The Metropolitan New York Library Council has launched the Digital Equity Research Center, which as its name implies is interested in centralizing and providing digital inclusion resources to those who practice the work in both New York City and nearby Westchester County, New York.

This new resource center has three primary areas of focus, which are meaningful broadband adoption, digital equity via public libraries and digital equity ecosystems. In addition to digital inclusion practitioners, the center's website notes that it also hopes to reach policymakers and philanthropic organizations.

More information can be found on the center's website. (Zack Quaintance)


The Miami Foundation, which is a philanthropic organization that makes charitable investments in its namesake city, has announced a round of new digital equity grants through the aptly named Miami Connected Digital Equity Grant Program. The maximum grant award through this program will be $75,000.

Eligible applicants must be nonprofit organizations, and work in all grant proposals must primarily serve residents of Miami-Dade County, Fla. The window of applications for this grant money will be open from April 20 through May 18. Successful applicants will be notified by July 1. (Zack Quaintance)


Beaver County, Pa., has launched a broadband program and a website to go with it. As stated on the website, the Connect Beaver County Broadband Program aims to bring broadband access to parts of 28 municipalities across the county, with a goal of helping to connect unserved and underserved residents.

The program entails five key actions: 1) new broadband service, 2) Digital Navigator Program, 3) connect county-owned towers via fiber, 4) Broadband Utility Connection Fund and 5) continued digital equity and data collection analyses. The program was launched in response to findings from a broadband data collection and feasibility study, completed in 2021, which identified connectivity opportunity areas to direct broadband expansion efforts. An interactive map of these areas can be found on the website.

The initiative will use nearly $20 million of American Rescue Plan Act funding, with an expected completion date of December 2024. The Beaver County Office of Planning and Redevelopment is leading the program, and the Beaver County Planning Commission has provided support for the effort. (Julia Edinger)


Washington has appointed Mark Vasconi to lead the Washington State Broadband Office, which is housed within the Washington Department of Commerce.

State officials noted in the hiring announcement that they hope Vasconi's track record of digital equity work and helping to connect both urban and rural communities will make him ideally suited to lead toward Washington's goal of 100 percent broadband access for residents by 2024.

Vasconi brings both public- and private-sector experience to the role, having worked as a senior executive in product development and government affairs for AT&T in Alaska. In this capacity, Vasconi worked to connect tribal communities. His public-sector experience includes serving as director of regulatory services at the Washington Utilities and Transportation Commission since 2010.

Vasconi takes the lead at the Washington State Broadband Office as of April 1, and when he does, he will have some new resources at his disposal. The office received $30 million from the U.S. Department of Commerce’s National Telecommunications and Information Administration (NTIA). That money is to go toward last-mile connection work in five rural counties. In addition to that, the 2022 state operating budget provides the office with $100 million, some of which is from recently passed federal broadband funding efforts. (Zack Quaintance)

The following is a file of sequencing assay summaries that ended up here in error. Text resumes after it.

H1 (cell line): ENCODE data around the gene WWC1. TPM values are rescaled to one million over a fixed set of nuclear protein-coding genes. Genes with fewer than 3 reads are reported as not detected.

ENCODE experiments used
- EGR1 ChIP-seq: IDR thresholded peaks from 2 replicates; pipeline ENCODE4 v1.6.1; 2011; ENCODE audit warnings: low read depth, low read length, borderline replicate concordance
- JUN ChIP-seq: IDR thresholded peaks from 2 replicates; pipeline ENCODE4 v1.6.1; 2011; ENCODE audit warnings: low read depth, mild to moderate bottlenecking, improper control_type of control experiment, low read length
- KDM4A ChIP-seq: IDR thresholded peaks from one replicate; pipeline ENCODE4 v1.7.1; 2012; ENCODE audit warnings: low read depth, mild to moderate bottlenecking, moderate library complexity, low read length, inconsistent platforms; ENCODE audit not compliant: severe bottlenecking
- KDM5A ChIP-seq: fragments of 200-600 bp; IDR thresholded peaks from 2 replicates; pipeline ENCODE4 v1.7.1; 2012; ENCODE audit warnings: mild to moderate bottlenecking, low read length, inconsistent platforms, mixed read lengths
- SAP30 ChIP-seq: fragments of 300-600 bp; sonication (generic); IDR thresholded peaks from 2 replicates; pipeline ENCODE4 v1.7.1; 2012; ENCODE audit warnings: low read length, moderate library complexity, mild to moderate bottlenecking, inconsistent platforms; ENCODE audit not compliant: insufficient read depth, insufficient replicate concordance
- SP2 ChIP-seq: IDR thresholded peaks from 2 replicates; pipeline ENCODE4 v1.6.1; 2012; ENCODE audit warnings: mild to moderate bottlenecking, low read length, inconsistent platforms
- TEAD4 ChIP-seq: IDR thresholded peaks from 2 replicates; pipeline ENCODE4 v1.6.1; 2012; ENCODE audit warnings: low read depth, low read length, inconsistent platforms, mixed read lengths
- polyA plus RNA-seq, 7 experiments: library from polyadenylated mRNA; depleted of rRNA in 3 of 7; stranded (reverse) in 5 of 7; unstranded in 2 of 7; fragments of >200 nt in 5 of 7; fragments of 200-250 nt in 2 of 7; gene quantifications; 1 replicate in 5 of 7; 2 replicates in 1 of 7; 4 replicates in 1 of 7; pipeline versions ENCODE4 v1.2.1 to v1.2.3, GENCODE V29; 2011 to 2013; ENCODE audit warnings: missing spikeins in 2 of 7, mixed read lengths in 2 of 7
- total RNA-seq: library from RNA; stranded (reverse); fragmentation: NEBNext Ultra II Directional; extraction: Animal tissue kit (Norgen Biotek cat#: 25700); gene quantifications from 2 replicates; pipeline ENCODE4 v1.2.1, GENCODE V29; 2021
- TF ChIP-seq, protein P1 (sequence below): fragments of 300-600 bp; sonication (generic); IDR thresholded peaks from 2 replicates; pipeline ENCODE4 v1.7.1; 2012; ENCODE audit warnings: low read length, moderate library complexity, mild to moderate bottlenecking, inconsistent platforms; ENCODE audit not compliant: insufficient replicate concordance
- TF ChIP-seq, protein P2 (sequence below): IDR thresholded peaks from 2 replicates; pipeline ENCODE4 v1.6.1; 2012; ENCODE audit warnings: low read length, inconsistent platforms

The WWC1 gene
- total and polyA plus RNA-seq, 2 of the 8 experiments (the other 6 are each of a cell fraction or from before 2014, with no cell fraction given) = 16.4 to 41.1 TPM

Missouri is looking to hire a broadband grants manager.

This week, the Missouri Department of Economic Development (DED) announced that it is hiring for six positions to support initiatives through the American Rescue Plan Act (ARPA). The new staff members will support multiple initiatives, including grant programs for businesses, broadband infrastructure and more. The agency plans to hire over a dozen ARPA-funded roles in this fiscal year. The six ARPA-funded positions open right now include deputy director for federal initiatives, broadband grants manager and more.

The broadband grants manager will report to the director of the Office of Broadband Development. Qualifications required for this position include a bachelor’s degree in a related field and five to seven years of experience, although equivalent professional experience may be substituted for the degree. Candidates are expected to have experience in grant evaluation, management, compliance and reporting. (Julia Edinger)


Philadelphia is looking for folks who are interested in joining its VISTA Corps, which works with city departments on matters related to injustices and causes of poverty.

Specifically, the city is looking to hire a digital equity VISTA to work on the city’s Digital Equity Plan, as tweeted by the city’s Department of Innovation and Technology Twitter account. Members of the Serve Philadelphia VISTA Corps serve full time for one year, working with city departments to combat injustices and poverty. The digital equity VISTA, according to the position description, will “develop the systems needed to implement, evaluate and sustain Philadelphia’s Digital Equity Plan.”

The ideal candidate is organized and skilled at research, in addition to having experience engaging with different audiences. Knowledge of Excel, PowerPoint and Google Docs, or a willingness to learn, are preferred.

Applicants must apply by April 1. (Julia Edinger)


Indiana officials have unveiled the state's first regional digital inclusion plan. It was a joint effort between the Southeastern Indiana Regional Planning Commission (SIRPC) and the Purdue Center for Regional Development (PCRD).

The plan looks to foster digital equity in 10 counties in the state, with involved officials saying they hope this work has the potential to shape digital inclusion throughout Indiana. The four primary goals listed in the plan are building/upgrading broadband that is scalable and future-proof; making sure that all residents have access to high-quality and affordable devices with technical support; providing digital literacy for people of all types and ages; and building digital inclusion into regional economic development strategies, in part through public-private partnerships. (Zack Quaintance)
Associate editor for Government Technology magazine.
Julia Edinger is a staff writer for <i>Government Technology</i>. She has a bachelor's degree in English from the University of Toledo and has since worked in publishing and media. She's currently located in Southern California.